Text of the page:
Former Commissioner Mary McCarty Embarrassed to Tell Inmates Why She's in Jail
After spending more than a year and a half in the slammer, former Palm Beach County Commissioner Mary McCarty probably misses those nights at luxury cottages in Key West that caused her to trade her power suits for a jumpsuit.
A Palm Beach Post interview with McCarty at the women's federal prison in Texas reveals that the once-powerful politician is now hooked on wine and anxiety pills, has to wake up at the crack of dawn to clean her cell, and is too embarrassed to tell her fellow inmates why she is in jail.
McCarty claims to be racked with guilt for betraying public trust, telling the Post, "Public trust is a sacred thing, and I violated that trust. And it's
something I'm ashamed of." The ex-commissioner is keeping mum about her life in the outside: "I don't really want to tell people why I'm here. I'm not proud of why I'm here."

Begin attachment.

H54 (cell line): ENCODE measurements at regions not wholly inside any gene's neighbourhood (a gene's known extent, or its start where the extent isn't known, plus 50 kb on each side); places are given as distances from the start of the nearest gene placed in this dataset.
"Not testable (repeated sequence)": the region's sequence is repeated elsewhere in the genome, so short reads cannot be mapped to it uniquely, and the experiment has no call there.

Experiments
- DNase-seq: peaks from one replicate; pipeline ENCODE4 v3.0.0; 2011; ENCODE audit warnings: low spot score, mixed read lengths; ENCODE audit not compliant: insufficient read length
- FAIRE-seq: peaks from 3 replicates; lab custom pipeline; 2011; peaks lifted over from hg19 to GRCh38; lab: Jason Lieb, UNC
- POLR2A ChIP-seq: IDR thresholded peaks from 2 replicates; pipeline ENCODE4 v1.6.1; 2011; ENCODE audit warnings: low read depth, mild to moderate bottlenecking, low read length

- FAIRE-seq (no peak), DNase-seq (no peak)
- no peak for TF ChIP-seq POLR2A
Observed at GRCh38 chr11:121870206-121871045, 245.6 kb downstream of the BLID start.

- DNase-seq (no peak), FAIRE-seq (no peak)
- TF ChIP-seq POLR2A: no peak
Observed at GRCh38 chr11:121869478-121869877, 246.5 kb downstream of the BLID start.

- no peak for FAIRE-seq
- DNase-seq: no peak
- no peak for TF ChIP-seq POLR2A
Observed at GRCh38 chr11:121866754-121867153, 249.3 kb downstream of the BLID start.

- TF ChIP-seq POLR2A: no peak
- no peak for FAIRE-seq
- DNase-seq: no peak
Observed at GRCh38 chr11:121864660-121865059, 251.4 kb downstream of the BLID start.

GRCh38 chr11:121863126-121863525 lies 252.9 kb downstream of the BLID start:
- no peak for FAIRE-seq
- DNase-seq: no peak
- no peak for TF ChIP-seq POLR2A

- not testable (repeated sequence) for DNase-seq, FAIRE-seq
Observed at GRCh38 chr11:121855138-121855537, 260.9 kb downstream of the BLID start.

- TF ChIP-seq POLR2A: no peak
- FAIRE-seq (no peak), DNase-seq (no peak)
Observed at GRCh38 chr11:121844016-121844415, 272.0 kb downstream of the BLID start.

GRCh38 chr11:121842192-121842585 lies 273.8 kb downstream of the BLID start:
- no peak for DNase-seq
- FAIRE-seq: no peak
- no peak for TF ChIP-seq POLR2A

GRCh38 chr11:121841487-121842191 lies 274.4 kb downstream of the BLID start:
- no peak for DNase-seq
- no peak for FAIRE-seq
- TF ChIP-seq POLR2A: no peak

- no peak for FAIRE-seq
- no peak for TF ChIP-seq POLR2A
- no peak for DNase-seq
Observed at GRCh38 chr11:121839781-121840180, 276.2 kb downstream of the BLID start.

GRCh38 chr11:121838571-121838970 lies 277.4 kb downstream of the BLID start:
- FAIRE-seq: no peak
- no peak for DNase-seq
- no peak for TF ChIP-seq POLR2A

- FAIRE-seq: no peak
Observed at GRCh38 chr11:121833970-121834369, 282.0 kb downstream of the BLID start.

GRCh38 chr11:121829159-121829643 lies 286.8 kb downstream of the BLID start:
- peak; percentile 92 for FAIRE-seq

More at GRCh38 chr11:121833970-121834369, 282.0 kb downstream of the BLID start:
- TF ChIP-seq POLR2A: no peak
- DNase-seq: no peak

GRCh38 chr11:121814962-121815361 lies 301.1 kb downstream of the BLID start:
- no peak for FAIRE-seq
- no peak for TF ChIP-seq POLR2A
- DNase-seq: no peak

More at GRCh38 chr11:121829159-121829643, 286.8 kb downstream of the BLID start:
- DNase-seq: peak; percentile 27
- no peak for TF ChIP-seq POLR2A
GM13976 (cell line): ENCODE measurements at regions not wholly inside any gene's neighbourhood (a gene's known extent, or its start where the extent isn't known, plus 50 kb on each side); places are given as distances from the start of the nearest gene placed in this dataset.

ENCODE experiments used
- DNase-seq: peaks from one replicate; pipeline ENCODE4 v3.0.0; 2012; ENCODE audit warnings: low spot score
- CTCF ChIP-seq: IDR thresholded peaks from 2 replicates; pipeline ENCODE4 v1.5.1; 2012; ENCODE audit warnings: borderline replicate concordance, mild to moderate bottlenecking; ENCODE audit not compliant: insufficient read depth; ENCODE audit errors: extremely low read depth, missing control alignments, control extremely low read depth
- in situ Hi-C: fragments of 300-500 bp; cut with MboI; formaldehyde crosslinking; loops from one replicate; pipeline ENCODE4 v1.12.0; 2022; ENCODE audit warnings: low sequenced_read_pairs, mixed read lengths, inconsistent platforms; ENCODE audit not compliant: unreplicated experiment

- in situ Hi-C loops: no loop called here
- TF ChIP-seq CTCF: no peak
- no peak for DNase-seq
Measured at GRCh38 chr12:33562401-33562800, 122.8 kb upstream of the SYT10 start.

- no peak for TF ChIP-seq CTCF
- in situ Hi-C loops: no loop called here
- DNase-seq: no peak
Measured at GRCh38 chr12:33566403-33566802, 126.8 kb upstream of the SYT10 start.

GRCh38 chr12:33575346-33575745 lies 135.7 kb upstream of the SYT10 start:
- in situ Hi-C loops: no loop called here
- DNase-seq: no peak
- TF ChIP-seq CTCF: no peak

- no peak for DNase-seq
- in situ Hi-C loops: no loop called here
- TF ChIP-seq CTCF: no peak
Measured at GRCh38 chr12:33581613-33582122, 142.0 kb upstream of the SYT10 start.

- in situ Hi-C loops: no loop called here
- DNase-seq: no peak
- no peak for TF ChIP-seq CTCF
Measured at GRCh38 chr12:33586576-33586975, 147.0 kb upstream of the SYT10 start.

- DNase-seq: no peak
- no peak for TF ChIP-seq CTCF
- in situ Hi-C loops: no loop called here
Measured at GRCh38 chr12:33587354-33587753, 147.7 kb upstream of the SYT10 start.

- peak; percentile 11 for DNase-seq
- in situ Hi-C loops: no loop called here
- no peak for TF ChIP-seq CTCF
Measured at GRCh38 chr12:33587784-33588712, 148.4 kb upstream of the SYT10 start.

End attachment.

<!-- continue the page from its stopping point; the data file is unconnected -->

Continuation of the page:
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Perhaps if the other inmates found out that she used her political influence to snag underwriting contracts for her husband and accept inappropriate gifts of lavish hotel visits from a developer, they'd be as annoyed as we were. Since McCarty won't get out of the big house until March at the earliest, not telling her new pals at prison about her privileged past is probably a smart move.
It's easy to understand why McCarty felt entitled to betray the public trust. Who could blame corrupt politicians for liking Florida about as much as the bedbugs do? Events like last week's fundraiser for accused former County Commissioner Diana Wasserman-Rubin's defense fund prove there's no lack of support for politicians charged with corruption. Business elite are literally emptying their pockets to come to the aid of Wasserman-Rubin, who's been charged with seven accounts of unlawful compensation, the penalty for which is up to 75 years in jail.
Wasserman-Rubin could end up an exercise buddy of McCarty, who seems to make the most of her time in prison, telling the Post she's lost about 40 pounds walking five miles a day.
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